“National Parks” is a large concept, and my exposure is limited. For instance, when in
Kawaii Kauai a few years back, we walked out on a peninsula to see some birds and a light house. Much to my disappointment, I had to pay to enter, as I had left my Golden Age passport at home. The tiny enclave is a national park.
When I think of NPs I think big, sweeping, massive complexes like the Great Smoky Mountains, Yellowstone/Grand Teton, Yosemite/Sequoia, and Glacier/Waterton Lakes, places I have experienced, the Smokies only for a day. Since that is my experience, that is how I will write this.
The mission of National Parks is twofold, one to preserve unique areas, but also to allow as much human interface as possible. The two goals seem incompatible. If you have been to Yellowstone in July, down in the caldera that houses the canyon, falls, and Old Faithful, it is madness. Cars, campers, motor homes and tour buses are everywhere, and even just parking is usually a challenge. All these people have to eat and sleep, mostly in beds, though there are large campgrounds in the area.
This year, as part of the coronavirus hoax, facilities were shut down, and only gas stations, a few eating and grocery places were left open. “Concessionaire” campgrounds were left open, but those run by the park service were closed (without notice). As a result, while it was still a madhouse, it was less insane than in a normal year. The drive between West Yellowstone, Montana and the famous destinations inside the park was like the Long Island Expressway, a very long parking lot. Hotels were open in West Yellowstone.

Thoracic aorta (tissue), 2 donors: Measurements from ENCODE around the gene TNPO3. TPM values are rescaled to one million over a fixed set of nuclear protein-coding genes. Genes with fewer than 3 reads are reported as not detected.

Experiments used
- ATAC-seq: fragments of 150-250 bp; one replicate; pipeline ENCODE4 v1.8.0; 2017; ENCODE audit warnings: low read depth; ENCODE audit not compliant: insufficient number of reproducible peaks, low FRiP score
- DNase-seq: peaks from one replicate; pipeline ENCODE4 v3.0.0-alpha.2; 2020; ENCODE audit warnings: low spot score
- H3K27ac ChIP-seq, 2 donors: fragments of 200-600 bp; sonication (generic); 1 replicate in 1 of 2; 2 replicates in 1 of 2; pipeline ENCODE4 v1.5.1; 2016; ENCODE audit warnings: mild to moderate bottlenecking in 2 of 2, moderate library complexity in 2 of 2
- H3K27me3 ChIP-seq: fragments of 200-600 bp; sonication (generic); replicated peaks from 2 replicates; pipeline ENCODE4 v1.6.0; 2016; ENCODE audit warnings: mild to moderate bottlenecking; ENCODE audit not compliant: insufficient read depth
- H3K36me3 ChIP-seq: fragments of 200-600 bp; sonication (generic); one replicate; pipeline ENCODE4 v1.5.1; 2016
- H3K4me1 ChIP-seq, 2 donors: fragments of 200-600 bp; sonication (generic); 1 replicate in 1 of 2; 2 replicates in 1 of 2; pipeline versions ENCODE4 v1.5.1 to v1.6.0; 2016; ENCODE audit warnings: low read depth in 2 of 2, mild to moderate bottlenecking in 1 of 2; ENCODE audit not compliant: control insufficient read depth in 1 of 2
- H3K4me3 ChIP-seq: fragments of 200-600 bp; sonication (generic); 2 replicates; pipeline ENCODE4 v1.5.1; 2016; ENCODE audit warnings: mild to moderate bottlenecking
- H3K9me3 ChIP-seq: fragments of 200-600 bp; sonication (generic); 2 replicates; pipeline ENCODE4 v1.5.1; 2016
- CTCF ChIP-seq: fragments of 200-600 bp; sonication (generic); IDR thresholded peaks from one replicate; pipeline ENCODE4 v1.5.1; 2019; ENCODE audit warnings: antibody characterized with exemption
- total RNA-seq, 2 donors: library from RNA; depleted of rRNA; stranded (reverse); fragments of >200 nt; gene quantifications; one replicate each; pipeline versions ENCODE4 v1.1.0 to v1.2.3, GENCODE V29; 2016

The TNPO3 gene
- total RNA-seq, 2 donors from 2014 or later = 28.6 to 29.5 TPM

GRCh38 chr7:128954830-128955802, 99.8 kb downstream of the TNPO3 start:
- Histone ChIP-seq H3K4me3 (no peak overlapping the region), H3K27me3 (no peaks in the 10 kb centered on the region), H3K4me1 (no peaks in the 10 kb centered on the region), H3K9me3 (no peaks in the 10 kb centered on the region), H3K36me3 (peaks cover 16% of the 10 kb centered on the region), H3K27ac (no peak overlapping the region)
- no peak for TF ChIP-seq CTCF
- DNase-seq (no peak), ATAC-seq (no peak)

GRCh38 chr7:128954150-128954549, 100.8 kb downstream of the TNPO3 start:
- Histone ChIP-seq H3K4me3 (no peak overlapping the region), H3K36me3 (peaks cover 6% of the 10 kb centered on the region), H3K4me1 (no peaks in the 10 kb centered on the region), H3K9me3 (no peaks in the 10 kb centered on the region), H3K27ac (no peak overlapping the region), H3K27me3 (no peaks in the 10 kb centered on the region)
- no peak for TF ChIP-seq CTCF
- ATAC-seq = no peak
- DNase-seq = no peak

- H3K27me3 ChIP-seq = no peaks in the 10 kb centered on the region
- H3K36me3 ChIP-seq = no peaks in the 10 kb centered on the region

That is, for most, the National Park experience. I read once that in Yosemite Valley (in the early 90s) there were 19 liquor stores. So I want to share two of my own experiences.
First, 1990, Yosemite/Sequoia. I was in San Jose to work with a client, and so used the opportunity for a side trip. I had just quit smoking, and wanted reasons to not think about that. I was up to my eyeballs in sunflower seeds and carrots. I did two long hikes, one through redwoods near Wawona Lodge, where I stayed. There, in the lobby area, was a piano player and drinks and people who seemed very wealthy. I did not feel comfortable there, no one’s fault but my own. I kept to myself. It was a luxurious stay. These were fancy people, and the hotel featured all the amenities including valet parking.
While there I hiked several miles to a waterfall, and once there made my way to the brink, and sat. I enjoyed that solitude, to a degree. In one of the busiest park complexes in the country, I saw few other people on that hike. If you want to be alone, truly alone, try hiking the back country of a national park.
Back in Yosemite Valley I did another hike, this to Vernal and Nevada Falls, called the Mist Trail. The scenery was stunning. I had it in mind that I would go as far as the backside of Half Dome that day, but that was naive. Such a long hike was far too strenuous for my newly-freed lungs. I stopped at Nevada Falls. There were many people there, mostly young, mostly well dressed, mostly coupled. It seemed to be a mating ritual, as these young and attractive couples were all on their way to evening coitus. Or maybe behind a rock on the spot. It was not at all like my Montana wilderness experiences. In my home state, the back country was usually occupied by backpackers of strong odor and advanced beard growth.
On the way back down the trail I came across a backpacker, smelly and unshaven, tattered and worn clothing and boots. More like it!, I thought. This was the experience I wanted but did not have time for, back country.
But that is the National Park experience. You can have scenery and solitude, or hotel lobbies and drinks and pianos, as the dual mission of the Park Service is to meet these conflicting goals. In Yellowstone, there is a grand loop, a highway that gets visitors to all the major attractions, and many minor ones too. The speed limit is 45 mph, and slow-moving motor homes and “bear jams” are frequent, so don’t ever be in a hurry. There are many more attractions and scenery off the roads, never seen by most.